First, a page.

I considered steering this blog away from restaurant reviews, because what could be further from minimalism than a decadent six course lunch at a winery? But hey, my ideal is keeping the everyday simple and spending that saved time and money on something awesome every so often, which makes it all worthwhile. Also I just really like taking photos of food.
Voyager Estate is one of the most picturesque wineries in the Margaret River region, with its manicured gardens and Cape Dutch style cellar door (which reminds me, I still need to post the rest of our South Africa trip). The day was sunny but with a bone-chilling breeze, so we hurried past the lovely gardens and into the nice warm restaurant.
Lunch seems to be the meal of choice in the South West region, which suits me just fine – better lighting, more time to digest before attempting to sleep and no need for dinner. We arranged to have the ‘Discovery Menu’, a six course affair showcasing the local ingredients, matched with Voyager Estate’s wines and with the estate’s history and wine-making process weaved in. The menu is secretive until each dish arrives at your table, so if you’re worried about spoilers I suggest you stop reading now!
We began with buckwheat bread with truffle butter, which I was very tempted to slip into my handbag and walk out with as they came conveniently piped into little jars. This was followed by a complimentary glass of their sparkling chardonnay VOC and amuse bouche, a promising start.
Each dish was preceded by a postcard by artist Simon Fieldhouse with accompanying explanation of the stage of the winemaking process it represents by our hostess for the meal. The reverse of the postcard provided tantalising hints about the coming dish but no details, leaving each one a surprise. My favourite of the entrées was the pan seared scallop, abalone with sauvignon blanc semillion foam and foraged greens – usually I dislike foam being presented as a food, but it’s hard to protest when it’s accompanying fresh, fat scallops. The spatchcock roulade provided some dramatic flair, with a glass cloche covering the dish and containing smoke of chardonnay oak barrels.
Before the main courses began, we were given a wooden tray of six spices – cinnamon, juniper, cloves, star anise, pepper and fennel seeds. After leaving us to mull over their meaning and being delivered the accompanying postcard, we were brought out a plate holding a little dish, a glass jug of master stock and a strainer. We were asked to customise our master stock with the provided spices, which would each bring out different flavours both in the main dish of confit duck and kale and in the matched wine. I chose juniper, pepper and fennel seeds. The personalisation was a nice touch, with no real wrong answer as the stock itself was already amazing.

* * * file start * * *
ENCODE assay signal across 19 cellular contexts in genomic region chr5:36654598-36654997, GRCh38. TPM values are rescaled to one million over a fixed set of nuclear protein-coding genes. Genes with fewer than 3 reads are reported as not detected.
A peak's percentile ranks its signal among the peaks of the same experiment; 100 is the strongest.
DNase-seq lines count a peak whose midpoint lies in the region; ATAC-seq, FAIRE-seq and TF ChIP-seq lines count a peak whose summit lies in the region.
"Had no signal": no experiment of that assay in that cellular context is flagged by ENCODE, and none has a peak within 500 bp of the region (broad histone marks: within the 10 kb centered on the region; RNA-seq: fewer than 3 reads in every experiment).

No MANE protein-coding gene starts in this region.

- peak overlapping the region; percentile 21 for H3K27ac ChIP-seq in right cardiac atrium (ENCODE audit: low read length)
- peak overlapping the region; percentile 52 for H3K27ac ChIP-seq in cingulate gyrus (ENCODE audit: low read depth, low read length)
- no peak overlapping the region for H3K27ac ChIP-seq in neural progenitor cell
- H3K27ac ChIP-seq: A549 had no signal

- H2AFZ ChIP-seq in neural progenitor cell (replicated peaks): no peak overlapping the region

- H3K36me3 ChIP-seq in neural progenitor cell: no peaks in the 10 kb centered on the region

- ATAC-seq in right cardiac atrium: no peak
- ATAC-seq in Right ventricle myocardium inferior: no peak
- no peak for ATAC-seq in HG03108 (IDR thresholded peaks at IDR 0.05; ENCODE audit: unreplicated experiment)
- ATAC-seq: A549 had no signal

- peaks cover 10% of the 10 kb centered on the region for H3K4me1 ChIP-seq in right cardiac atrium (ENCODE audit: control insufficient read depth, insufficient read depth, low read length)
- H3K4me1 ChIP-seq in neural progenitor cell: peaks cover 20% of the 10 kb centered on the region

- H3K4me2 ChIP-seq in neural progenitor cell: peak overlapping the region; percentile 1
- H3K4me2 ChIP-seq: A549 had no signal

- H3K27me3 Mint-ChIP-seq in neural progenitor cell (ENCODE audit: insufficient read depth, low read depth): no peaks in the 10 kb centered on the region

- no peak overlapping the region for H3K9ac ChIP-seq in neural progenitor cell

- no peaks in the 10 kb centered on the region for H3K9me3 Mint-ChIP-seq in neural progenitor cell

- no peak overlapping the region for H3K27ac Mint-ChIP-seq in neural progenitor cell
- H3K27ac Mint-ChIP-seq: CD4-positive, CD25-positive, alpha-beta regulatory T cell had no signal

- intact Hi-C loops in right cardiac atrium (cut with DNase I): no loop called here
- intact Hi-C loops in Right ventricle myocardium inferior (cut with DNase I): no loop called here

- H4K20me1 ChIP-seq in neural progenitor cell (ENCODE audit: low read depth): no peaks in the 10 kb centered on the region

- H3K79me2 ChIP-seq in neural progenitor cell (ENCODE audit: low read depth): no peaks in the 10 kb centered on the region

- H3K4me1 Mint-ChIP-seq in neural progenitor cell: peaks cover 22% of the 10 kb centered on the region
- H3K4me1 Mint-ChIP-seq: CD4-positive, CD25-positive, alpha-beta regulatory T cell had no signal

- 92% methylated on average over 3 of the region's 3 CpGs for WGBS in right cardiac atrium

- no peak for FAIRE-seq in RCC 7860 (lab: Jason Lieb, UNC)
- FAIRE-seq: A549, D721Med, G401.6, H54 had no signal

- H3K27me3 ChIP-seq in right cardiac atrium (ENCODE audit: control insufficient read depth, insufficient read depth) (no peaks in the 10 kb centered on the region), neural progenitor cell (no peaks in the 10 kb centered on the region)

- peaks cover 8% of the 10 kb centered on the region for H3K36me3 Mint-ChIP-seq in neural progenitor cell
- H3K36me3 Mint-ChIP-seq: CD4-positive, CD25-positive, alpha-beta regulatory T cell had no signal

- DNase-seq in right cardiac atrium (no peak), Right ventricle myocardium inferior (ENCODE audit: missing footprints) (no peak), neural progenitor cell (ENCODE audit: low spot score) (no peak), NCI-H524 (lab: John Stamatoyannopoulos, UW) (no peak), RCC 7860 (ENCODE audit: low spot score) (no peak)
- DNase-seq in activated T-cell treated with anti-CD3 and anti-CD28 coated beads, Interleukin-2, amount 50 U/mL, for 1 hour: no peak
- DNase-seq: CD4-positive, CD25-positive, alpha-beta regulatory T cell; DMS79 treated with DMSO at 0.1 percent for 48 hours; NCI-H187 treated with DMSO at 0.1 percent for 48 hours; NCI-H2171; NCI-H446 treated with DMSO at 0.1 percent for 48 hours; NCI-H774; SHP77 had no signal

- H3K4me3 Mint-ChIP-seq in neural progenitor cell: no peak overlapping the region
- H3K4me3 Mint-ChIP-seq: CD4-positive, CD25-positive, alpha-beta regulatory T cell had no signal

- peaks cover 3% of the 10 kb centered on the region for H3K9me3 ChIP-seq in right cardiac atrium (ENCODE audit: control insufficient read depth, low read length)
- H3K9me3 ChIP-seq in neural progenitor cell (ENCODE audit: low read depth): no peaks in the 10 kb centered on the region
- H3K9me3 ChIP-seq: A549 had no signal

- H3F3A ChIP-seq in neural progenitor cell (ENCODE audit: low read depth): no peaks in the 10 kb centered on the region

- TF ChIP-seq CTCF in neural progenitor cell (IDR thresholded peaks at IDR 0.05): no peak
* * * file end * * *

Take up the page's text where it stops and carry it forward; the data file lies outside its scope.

The second main was simple, but easily the best steak I’ve ever had. Black angus beef, the smoothest cauliflower purée and rainbow carrots from the kitchen garden. Dishes don’t necessarily have to be novel when they’re this good.
After palate cleansing spoon of raspberry sorbet, it was on to dessert. Having been informed that we were celebrating both of our birthdays we both had a ‘happy birthday’ message written on the platter. I love the earthy sweetness of beetroot, especially paired with chocolate. The tang of the freeze dried and powdered beetroot sprinkled across the plate was my favourite part.
We finished the meal with coffee, tea and petite fours – caramel mousse, pistachio nougat and blueberry chocolate. By this point four hours had passed, the sunlight was starting to fade and we were well and truly stuffed.
It was a truly spectacular long lunch, one of the best degustations we’ve ever had (and there have been quite a few). Overall the dishes fell more on the traditional side rather than edgy flavour combinations, but modern techniques, excellent quality and beautiful presentation lifts it to extraordinary. The servings were generous, as were the wine pours – forget having dinner, and don’t even think about driving after doing the matched wines. The service was impeccable and the postcard story discovery a beautiful touch.
At $110 ($150 with matched wines) it is an indulgence, but on par with far lesser meals I’ve had in Perth. Certainly worth bringing food to work every day to save up for. Give yourself a few hours for a luxurious long lunch.
Stevens Road, Margaret River, WA 6285
+61 8 9757 6354
Mon – Sun: 10am – 5pm